14 Brilliant And Extremely Helpful Money Saving Tips
Managing your finances can get a little bit tricky considering that most of us are creatures of emotion and not logic, we know that we shouldn't spend as much money as we do but we let our emotions take over by buying things we will never need either to prove a point or just to satisfy a deep desire we've always had. In order to get your life in order, you need a couple of tips that will help kick start that process and allow you to make better financial decisions in the future.
Whenever you feel the urge to buy a non necessity, give yourself a couple of days before you buy it. Often times, the impulse will have passed and you'll be glad to still have the money.
If you are a student - Learn to cook.
If you are working - Bring lunch to work every day. You'll save a lot of money.
When you go shopping, especially grocery shopping: make a list and stick to it. And never grocery shop on an empty stomach. Or after a busy day or week. You'll be more inclined to buy bad food and make poorer purchasing decisions
People waste a ton of money ordering food and prepared stuff. Just look up some tutorials and save some real money.
Pay your credit card off completely every month. Don't let it accumulate interest. Don't purchase things you don't have the cash for. Too many people get over their heads in credit card debt and its hard to dig yourself out at 18% interest.
I once bought a 500 pack of teabags. That was 3 years ago. I ran out this week.
Rice. That son of a bitch goes with everything.
Ask yourself if you need it or only want it.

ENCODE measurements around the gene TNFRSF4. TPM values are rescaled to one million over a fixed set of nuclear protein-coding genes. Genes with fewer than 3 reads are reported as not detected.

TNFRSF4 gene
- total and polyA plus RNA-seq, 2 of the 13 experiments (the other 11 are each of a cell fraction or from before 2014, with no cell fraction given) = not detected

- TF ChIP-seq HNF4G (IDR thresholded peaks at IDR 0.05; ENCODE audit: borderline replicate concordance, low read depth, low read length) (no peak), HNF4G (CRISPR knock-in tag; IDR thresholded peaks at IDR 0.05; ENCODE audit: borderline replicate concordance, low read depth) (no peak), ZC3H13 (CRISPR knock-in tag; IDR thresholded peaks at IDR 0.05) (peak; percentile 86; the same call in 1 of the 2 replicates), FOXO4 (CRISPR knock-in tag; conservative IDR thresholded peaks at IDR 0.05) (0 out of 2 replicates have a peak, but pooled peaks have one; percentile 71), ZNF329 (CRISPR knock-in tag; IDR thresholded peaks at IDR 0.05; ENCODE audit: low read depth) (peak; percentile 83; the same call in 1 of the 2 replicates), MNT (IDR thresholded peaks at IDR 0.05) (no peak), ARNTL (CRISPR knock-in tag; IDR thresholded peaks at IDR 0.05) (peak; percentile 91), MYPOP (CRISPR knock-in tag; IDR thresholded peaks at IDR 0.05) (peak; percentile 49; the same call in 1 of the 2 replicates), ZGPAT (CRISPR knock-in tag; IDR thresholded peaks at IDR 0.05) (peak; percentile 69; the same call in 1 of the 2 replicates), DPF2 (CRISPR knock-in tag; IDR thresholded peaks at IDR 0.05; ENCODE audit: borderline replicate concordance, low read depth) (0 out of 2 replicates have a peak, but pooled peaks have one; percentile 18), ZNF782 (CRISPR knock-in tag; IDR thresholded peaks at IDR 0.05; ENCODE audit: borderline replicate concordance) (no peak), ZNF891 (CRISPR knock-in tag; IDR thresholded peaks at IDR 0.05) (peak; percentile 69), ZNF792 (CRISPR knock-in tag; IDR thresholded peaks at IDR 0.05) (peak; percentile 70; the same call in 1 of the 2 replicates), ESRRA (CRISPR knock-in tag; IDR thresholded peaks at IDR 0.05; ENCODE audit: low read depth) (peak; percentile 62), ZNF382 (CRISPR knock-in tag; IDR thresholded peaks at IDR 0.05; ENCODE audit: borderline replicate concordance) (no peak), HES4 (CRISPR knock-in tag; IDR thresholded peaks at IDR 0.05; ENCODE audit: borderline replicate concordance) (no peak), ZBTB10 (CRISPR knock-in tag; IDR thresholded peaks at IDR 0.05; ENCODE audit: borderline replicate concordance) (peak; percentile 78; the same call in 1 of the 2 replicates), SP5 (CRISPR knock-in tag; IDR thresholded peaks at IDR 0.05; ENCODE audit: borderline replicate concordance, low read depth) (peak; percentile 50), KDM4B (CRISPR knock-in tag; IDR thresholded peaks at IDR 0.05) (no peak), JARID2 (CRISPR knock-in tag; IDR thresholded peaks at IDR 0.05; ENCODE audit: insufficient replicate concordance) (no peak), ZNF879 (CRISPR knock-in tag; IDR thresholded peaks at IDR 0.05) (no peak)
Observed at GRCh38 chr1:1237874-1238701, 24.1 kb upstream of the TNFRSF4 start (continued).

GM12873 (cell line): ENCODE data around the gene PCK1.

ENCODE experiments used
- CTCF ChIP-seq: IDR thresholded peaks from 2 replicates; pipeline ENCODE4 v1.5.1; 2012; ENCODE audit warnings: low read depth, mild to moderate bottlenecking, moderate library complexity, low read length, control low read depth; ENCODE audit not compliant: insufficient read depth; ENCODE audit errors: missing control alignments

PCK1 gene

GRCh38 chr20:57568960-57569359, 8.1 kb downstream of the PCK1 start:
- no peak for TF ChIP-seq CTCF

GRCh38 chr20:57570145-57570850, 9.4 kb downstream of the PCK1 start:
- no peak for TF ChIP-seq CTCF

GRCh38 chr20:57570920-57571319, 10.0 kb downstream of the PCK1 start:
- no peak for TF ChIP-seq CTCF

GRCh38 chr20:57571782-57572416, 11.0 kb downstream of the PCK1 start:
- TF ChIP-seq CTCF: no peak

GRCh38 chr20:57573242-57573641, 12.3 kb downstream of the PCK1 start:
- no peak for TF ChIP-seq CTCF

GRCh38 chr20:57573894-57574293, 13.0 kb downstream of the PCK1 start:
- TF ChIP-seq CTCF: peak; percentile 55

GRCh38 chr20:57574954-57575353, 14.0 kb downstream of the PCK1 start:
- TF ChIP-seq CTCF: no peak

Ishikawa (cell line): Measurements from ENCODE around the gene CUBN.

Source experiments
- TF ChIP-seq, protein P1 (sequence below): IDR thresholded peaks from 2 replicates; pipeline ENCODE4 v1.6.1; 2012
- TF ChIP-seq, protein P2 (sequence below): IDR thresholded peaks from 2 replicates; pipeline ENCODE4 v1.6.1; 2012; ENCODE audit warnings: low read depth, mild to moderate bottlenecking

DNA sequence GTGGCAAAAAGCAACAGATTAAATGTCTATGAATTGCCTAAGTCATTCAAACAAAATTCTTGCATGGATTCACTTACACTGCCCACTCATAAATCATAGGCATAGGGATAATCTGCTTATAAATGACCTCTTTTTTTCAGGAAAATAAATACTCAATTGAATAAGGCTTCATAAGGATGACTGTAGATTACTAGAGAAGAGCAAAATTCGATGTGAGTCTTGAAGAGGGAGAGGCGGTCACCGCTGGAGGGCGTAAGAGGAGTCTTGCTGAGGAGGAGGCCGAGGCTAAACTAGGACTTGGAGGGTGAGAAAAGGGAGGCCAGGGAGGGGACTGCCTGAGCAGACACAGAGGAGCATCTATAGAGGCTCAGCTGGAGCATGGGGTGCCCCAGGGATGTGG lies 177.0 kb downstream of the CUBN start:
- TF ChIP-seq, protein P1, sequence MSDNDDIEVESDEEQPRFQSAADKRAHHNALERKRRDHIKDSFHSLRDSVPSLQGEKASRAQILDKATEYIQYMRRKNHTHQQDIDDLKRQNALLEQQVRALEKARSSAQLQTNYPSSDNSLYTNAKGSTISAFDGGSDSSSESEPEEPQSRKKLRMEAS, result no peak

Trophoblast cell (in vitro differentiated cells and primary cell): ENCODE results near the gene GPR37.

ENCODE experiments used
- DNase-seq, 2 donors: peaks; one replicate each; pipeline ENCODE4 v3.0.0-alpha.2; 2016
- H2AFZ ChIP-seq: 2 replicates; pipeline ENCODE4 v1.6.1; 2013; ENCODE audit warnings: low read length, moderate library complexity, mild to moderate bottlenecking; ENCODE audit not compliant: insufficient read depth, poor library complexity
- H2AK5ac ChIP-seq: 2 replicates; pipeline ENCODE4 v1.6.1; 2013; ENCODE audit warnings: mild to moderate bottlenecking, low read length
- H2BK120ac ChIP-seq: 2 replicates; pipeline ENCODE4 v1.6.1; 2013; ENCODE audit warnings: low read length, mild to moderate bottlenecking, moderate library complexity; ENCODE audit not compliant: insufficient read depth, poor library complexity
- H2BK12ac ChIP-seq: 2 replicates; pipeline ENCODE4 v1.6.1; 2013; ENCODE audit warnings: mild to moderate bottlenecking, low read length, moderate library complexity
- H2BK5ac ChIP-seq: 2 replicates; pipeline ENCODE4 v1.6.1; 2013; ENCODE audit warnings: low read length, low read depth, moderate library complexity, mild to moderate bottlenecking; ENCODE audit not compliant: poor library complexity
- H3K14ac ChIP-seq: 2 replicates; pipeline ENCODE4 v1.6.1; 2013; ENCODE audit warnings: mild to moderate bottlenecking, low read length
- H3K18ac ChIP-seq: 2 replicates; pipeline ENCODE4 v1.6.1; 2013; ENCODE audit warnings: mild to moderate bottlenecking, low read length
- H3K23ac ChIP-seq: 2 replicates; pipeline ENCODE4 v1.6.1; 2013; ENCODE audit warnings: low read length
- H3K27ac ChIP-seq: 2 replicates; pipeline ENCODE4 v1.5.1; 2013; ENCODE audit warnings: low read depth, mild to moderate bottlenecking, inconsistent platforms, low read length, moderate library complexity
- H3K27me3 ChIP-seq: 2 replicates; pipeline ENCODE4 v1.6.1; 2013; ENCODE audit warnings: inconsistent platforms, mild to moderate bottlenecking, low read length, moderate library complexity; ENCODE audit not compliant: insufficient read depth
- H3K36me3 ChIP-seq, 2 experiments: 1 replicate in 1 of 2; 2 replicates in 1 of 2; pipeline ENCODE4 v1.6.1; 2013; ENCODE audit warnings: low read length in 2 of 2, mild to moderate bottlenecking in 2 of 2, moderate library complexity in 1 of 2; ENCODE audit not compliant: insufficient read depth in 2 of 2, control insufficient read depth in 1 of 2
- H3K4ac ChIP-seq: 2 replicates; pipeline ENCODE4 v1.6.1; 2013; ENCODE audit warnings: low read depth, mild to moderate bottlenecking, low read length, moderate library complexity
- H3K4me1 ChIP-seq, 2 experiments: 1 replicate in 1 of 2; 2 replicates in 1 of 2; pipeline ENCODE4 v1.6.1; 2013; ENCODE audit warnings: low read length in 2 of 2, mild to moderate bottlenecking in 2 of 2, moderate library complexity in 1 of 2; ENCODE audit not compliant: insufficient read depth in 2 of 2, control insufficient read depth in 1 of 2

If you want it, but don't need it. Give yourself 24 hours to decide whether it's worth purchasing.
On every payday, I move half of what I had leftover from last pay period over into my savings account. (Paying yourself first). Sometimes it's not a lot but it has added up quickly. I also add 5$ to each of my kids savings accounts every payday. They each have over $1,000 and my personal savings has just reached 5 figures. As a single mom, who has always lived paycheck to paycheck, I have surprised myself.
Potatoes. Keep plenty of them in stock - they can sit for a long time in the pantry or fridge, they're versatile, easy to cook, and filling.
I made an Excel spreadsheet to budget with. Has all my bills, what I make each month, and what to put aside to save any specific amount. So far this year alone, I've managed to save $4,000.
Make as much food as you can. Buying lunch every day at work adds up.
Look at your bank statement. Actually look at where your money goes.
Make coffee at home instead of buying it daily
A $3 Starbucks drink every day comes out to over $1,000 in one year. My dad is addicted to caffeine and we still only spend about $200 a year by making it at home
Buy dry/long life food in bulk. Want pasta? Tesco stocks it at about £2.15 for a kilo or £2.91 for three kilos. Always think in the long term, and try to spread out your shopping, i.e. buy the pasta one week when you have the money for that, and your rice the next week, when you've got the money for a 5kg sack (though obviously scaled up to include everything you need).
Staggering your purchases to buy in bulk means your weekly cost will go down and you'll get more for your money.
This was already touched upon, but meal prep. Pick a day, generally Sunday, and spend a couple hours cooking and storing everything for the next week. This also helps if you're trying to lose weight (I lost 30 lbs being cheap and planning ahead). Try to eat things from home rather than grab something quick from the deli across the street from your work, because, although it may seem cheap, it adds up really quickly.